the surname of ASIATICUS. But the clouds were now gathering heavily round the
Scipios. In 187 B.C. Cato Major and others induced two tribunes to prosecute Lucius
for allowing himself to be bribed by Antiochus in the late war. He was declared guilty
by the senate, Kis property was confiscated, and he himself would have been thrown into



+& i~~ v,... s .,.v,~e,~. against him (and which were probably groundless), __
on the first day of his trial, a eulogy on his own achievements, and opened the second
day bv reminding the citizens that it was the anniversary of the battle of Zama, and
therefore not a time for angry squabbling, but for religious services. He then summoned
the people to follow him to the capitol to give thanks to the immortal gods, to pray that
Koine might never want citizens like himself. His audience were electrified, and the
thing was done before opposition became possible. To resume the trial was out of the
question; but Scipio felt that popular enthusiasm w r as not to be depended on; that the
power of the oligarchy of that compact body of ambitious and exclusive nobles was
irresistible; that its hatred of him was unappeasable, and that his day was over. He
retired to his country-seat at Liternum, in Campania, where he spent the remainder of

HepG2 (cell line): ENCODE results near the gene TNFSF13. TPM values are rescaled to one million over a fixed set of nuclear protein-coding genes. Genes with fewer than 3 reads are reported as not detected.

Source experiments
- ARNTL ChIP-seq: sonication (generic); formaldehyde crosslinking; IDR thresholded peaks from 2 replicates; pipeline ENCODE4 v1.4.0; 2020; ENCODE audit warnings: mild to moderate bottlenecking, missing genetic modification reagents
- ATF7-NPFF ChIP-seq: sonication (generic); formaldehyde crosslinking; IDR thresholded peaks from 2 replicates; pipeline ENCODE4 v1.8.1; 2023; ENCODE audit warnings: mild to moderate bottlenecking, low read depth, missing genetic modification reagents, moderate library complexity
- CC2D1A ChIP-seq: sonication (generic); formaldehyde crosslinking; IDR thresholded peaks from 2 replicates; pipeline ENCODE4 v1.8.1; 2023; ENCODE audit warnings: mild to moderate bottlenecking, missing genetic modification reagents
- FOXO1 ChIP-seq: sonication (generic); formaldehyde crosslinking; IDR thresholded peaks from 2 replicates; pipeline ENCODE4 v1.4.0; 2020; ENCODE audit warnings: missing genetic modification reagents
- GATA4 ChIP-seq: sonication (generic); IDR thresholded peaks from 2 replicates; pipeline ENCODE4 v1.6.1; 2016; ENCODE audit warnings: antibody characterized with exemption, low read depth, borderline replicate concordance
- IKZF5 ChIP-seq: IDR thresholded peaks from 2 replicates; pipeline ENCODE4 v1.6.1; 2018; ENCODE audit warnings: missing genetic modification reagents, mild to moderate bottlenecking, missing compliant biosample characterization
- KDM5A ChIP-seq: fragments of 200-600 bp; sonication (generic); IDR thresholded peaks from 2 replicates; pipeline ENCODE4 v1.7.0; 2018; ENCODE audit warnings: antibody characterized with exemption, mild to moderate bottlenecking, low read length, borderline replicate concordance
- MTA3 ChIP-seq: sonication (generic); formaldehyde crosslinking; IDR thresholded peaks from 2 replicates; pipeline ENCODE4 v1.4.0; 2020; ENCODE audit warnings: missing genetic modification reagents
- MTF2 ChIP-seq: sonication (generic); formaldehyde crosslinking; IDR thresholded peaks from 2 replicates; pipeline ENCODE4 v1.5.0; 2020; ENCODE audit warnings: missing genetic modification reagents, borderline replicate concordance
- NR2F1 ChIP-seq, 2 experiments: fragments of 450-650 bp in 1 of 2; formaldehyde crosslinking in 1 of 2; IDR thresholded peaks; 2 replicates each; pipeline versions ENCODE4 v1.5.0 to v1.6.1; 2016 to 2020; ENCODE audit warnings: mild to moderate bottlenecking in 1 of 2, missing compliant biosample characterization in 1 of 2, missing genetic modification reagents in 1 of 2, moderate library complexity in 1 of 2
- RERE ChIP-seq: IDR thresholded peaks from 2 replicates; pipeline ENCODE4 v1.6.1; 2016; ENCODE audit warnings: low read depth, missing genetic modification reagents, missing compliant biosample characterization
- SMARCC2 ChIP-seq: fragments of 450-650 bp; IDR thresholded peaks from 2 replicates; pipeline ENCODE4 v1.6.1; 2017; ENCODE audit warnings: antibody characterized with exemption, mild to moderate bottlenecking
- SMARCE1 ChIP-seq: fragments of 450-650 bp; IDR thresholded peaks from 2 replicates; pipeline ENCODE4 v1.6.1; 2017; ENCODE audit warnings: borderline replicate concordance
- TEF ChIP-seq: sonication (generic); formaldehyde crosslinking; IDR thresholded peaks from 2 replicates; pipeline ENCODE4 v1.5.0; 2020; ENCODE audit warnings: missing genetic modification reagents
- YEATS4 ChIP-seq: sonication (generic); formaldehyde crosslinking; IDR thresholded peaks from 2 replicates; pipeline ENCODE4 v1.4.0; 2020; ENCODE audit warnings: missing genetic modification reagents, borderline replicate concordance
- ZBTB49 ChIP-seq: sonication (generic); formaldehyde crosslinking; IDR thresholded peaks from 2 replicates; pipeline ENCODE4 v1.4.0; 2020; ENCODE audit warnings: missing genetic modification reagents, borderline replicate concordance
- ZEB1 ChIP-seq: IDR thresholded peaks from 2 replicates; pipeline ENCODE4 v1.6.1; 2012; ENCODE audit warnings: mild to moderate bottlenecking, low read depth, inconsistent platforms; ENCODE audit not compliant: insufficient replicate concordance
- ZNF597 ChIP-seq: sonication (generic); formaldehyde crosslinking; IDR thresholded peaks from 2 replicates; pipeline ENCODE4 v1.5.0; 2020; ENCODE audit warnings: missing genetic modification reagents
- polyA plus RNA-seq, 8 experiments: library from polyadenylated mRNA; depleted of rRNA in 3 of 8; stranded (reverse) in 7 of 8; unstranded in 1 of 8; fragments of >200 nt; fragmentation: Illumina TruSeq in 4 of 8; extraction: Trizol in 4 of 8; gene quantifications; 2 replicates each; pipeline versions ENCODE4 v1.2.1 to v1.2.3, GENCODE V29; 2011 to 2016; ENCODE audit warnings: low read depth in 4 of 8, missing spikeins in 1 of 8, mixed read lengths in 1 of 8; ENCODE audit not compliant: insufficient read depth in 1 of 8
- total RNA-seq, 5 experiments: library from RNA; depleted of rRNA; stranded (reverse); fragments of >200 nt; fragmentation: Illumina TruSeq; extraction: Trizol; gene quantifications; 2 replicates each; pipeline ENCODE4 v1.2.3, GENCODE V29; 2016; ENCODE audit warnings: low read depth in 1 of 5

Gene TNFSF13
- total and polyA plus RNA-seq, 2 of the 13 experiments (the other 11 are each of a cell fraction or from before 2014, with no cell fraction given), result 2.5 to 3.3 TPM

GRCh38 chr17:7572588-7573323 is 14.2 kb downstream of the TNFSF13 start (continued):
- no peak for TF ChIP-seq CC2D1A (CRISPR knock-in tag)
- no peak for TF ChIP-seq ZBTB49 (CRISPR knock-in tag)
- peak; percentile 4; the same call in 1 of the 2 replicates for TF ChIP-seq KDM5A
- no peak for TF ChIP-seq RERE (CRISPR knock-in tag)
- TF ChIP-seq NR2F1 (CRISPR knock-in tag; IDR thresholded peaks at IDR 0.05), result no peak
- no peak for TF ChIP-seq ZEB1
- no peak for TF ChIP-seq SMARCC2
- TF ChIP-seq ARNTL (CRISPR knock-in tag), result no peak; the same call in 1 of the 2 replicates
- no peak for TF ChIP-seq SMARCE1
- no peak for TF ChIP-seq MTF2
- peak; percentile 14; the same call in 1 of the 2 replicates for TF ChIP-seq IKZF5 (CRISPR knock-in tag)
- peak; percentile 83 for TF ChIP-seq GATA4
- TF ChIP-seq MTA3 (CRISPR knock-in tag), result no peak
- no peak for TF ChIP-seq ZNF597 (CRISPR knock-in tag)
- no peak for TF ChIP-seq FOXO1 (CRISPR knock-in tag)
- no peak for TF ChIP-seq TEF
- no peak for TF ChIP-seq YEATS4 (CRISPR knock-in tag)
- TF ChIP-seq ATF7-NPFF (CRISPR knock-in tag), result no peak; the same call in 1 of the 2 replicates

his life, and where he died, 183 or 185 B.C. Scipio is commonly regarded as the greatest
Roman gen. before Julius Caesar; and certainly, in the brilliancy of his gifts and
accomplishments, he was unsurpassed; but if his career be strictly criticised, it will be
found that he owed as much to fortune as to genius. Nevertheless he won a multitude
of splendid successes, and made the most of his great advantages. His beauty, bravery,
end courtesy, his proud yet pious belief that the gods favored him with their inspiration,
\von him the love and reverence of soldiers and women; and his magnanimity toward
his fallen rival, who flitted about the eastern courts in dreary exile, is a bright feature
in his character, and nobly distinguishes him from the cruel-hearted oligarchs of the
senate.

SCIPIO, QUTNTUS C^CILITJS METELLUS Pius, d. B.C. 46; son of P. Cornelius Scipio
Nasica: adopted son of Metellus Pius, and has been called P. Scipio Nasica as well as
Q. Metellus Scipio. He divulged to Cicero the conspiracy of Catiline in B.C. 63. He
was elected tribune in 60, was accused of bribery by the disappointed candidate, and
Cicero took up his defense. In 53 he was nominated for the consulship, and was a.
leader of the Clodian mob against Milo. He was father-in-law of Pompey, who made
him hi* colleague in 52, when he was chosen consul, they together re-establishing the
consulship. His efforts were in accordance with every measure which would tend
toward the overthrow of the power of Caesar, and widen the breach between the aristo-
cratic and democratic parties. He was an oppressive ruler of the province of Syria,
where he was proconsul, was with Pompey in Greece, 'and after the battle of Pharsalia.
went to Yuba and took command of the army of Attius Varus. He was defeated at the
battle of Thapsus, and again on the African coast he lost the day in an engagement with